They only have themselves to blame.

Most people weren't that fussed until they learnt how the intelligence agencies had been spying on everyone. If their surveillance capability was so vital for counter-terrorism maybe they shouldn't have spaffed it all by spying on the likes of Angela Merkel, foreign competitors, employees of of telecoms companies and everyone else.

It's like a kleptomaniac whinging that all his neighbours have all gone out and put locks on their doors.

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David Cameron's Passport number emailed to footy-head

Smooth Newt
Thumb Up

Re: Is it such a big deal?

There is no obligation, at least for UK citizens, to have either a passport or a driving licence, so they cannot assume that everyone has these documents. Plenty of people don't - many elderly people who no longer drive or travel for example. Offer them a copy of your Bingo Club membership card.

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Huawei networking kit gets the green light from Blighty's spooks

Smooth Newt
WTF?

A recommendation of sorts...

Now that GCHQ have given Huawei kit their seal of approval I definitely won't be buying any.

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Voda UK CEO says one thing about not-spots, Minister of Fun says another

Smooth Newt

Re: Its about time 2G was dropped from coverage maps / statistics.

You are only interested in data coverage but other people are interested in voice coverage too, and many only in voice coverage. Lots of people don’t realise that when they make a call on a 3G phone it often actually uses the 2G network.

Sorting out 3G/4G coverage on high speed trains is a different problem to geographic coverage since a train passing through a good coverage area might not have much coverage. In-motion multipath fast fading effects, signal attenuation from metal carriage walls (and maybe metallised windows too), high passenger density - both as 3G/4G service users and as radio wave absorbers, all add problems. These can only really be solved by putting hot spots on trains which would not solve geographical coverage.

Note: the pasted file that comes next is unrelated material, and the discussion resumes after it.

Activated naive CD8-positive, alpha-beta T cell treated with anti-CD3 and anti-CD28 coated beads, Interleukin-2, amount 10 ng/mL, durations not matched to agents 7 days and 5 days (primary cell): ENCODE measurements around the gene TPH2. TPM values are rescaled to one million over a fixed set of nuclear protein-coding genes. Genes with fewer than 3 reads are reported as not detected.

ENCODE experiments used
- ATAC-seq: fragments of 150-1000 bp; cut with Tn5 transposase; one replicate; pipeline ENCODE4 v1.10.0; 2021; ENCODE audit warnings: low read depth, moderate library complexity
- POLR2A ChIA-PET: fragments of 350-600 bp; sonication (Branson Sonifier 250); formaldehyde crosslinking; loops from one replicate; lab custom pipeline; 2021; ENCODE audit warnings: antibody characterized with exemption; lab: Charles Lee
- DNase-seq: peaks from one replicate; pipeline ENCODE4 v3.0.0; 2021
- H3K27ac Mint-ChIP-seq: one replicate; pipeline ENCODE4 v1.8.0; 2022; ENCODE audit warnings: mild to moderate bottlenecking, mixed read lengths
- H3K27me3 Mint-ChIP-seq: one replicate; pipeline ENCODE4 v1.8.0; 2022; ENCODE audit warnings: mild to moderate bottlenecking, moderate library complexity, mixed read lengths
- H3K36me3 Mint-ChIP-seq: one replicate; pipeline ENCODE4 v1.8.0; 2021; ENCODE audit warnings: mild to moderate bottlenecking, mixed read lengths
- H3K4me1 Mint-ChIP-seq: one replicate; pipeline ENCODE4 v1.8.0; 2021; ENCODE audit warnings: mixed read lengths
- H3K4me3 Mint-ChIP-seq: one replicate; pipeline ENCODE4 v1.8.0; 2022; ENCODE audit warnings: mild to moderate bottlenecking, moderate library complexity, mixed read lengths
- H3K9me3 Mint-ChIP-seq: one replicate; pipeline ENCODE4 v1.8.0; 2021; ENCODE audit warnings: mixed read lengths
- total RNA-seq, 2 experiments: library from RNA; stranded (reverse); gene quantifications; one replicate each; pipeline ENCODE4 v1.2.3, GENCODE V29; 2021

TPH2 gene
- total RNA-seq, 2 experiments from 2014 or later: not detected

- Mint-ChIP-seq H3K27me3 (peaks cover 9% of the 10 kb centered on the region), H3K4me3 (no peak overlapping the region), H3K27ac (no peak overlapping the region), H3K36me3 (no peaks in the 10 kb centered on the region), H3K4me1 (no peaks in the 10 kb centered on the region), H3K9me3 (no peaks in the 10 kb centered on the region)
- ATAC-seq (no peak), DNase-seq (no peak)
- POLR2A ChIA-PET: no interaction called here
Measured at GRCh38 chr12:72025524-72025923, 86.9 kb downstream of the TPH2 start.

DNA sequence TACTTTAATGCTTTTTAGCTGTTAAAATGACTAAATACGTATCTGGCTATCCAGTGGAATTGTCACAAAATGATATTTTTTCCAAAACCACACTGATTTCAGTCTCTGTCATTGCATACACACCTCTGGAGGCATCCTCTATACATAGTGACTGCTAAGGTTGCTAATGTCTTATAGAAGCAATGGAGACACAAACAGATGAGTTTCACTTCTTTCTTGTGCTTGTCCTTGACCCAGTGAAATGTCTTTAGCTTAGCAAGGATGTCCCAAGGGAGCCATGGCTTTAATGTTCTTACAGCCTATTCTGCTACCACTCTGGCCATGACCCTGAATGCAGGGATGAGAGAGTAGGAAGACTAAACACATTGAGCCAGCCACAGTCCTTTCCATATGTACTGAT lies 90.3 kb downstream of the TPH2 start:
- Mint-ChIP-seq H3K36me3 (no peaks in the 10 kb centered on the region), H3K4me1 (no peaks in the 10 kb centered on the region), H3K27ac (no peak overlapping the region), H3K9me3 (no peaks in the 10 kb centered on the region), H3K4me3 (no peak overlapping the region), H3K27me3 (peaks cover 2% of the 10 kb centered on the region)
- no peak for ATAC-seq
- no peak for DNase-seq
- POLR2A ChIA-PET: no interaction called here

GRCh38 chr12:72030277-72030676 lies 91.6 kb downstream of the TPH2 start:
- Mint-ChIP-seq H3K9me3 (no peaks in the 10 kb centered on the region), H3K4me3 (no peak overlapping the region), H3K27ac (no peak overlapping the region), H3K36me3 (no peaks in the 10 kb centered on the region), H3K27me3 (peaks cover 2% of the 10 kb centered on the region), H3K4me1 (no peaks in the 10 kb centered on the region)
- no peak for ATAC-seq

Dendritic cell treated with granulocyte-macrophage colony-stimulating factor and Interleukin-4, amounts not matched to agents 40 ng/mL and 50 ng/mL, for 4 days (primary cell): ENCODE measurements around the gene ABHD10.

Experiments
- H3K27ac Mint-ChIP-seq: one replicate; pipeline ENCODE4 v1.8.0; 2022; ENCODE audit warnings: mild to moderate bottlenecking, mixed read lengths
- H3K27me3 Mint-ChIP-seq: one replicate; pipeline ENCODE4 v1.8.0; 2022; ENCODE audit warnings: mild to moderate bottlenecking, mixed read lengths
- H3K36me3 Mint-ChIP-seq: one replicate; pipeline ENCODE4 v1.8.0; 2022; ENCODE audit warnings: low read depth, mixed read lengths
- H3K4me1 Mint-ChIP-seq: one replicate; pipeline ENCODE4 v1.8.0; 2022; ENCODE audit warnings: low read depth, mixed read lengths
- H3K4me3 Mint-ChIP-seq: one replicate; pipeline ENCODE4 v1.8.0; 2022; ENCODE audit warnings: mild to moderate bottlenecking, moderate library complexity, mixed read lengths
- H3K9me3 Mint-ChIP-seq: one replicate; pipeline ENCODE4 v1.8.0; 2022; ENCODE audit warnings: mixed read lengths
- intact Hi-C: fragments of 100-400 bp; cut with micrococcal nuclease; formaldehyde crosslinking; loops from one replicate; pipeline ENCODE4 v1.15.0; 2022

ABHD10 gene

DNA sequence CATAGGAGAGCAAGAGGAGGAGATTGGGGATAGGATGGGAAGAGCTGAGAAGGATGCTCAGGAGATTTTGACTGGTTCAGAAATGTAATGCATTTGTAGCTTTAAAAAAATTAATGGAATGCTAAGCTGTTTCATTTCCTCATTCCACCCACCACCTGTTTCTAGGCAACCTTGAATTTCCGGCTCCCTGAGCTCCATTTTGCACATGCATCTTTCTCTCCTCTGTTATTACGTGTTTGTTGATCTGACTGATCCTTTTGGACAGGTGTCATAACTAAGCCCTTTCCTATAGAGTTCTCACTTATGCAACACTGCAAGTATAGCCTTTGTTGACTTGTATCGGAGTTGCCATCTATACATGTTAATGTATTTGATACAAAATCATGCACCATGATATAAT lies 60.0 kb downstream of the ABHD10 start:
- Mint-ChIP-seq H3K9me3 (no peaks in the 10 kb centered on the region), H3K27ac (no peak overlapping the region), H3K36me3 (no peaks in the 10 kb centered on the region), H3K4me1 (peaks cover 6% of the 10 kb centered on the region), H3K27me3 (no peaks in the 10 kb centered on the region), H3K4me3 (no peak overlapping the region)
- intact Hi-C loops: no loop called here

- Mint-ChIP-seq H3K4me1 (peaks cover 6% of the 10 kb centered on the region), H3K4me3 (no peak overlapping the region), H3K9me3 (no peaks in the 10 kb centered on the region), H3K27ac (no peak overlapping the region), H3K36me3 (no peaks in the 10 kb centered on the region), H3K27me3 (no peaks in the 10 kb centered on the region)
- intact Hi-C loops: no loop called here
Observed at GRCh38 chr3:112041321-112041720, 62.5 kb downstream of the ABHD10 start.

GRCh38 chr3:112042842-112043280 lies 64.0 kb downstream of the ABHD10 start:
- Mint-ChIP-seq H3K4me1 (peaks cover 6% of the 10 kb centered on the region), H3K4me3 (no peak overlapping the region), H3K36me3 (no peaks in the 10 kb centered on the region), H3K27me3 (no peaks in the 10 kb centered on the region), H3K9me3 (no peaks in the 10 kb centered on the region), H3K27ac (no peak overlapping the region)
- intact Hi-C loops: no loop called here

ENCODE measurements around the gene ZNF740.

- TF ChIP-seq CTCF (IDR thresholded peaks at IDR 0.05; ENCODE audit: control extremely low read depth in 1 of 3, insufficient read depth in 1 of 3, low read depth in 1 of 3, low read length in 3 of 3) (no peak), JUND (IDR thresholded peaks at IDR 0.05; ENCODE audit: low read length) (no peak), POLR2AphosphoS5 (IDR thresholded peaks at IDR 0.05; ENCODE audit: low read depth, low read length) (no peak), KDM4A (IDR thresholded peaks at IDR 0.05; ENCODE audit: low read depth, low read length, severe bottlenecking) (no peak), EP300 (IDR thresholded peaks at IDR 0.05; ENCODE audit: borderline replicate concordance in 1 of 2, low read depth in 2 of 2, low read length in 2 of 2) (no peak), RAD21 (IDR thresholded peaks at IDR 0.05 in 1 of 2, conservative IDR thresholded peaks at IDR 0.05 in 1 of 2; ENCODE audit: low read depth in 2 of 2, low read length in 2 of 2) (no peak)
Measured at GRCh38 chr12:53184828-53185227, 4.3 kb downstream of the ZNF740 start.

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Forget silly privacy worries - help biometrics firms make MILLIONS

Smooth Newt
Meh

Re: Lots of misunderstandings about biometrics here...

I hadn't heard superglue and a laser printer described as "high quality lab equipment" before, but I guess that is true since a high quality lab will have them. But then so will the local low life.

I can change my password, but not my fingerprints.

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Would you trust 'spyproof' mobes made in Putin's Russia?

Smooth Newt
Mushroom

Re: Would you trust 'spyproof' mobes made in Putin's Russia?

Trust is either a matter of faith or a matter of verification.

I am not into theology, so wherever it was made I would only consider it trustworthy it if it was open to verification - its schematics published, its components generic, its firmware open sourced, and independent oversight during manufacture and distribution.

Nuclear explosion icon because it's the same issue in nuclear disarmament. You don't see anyone say "you look like an honest government, so we'll trust you" there.

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Now Samsung's spying smart TVs insert ADS in YOUR OWN movies

Smooth Newt
Thumb Up

Re: How long before Smart TVs

Glad I didn't buy one.

A dumb one with a small computer connected to it does me just fine. I choose what it runs, and it doesn't use the Internet except when I say it can.

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Top US privacy bod: EU should STOP appeasing whiny consumers

Smooth Newt

RE: Stalemate

I think the US tourism and airline industries would complain rather loudly to their government if European tourists couldn't fly to the US anymore.

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ISO floats storage security standard

Smooth Newt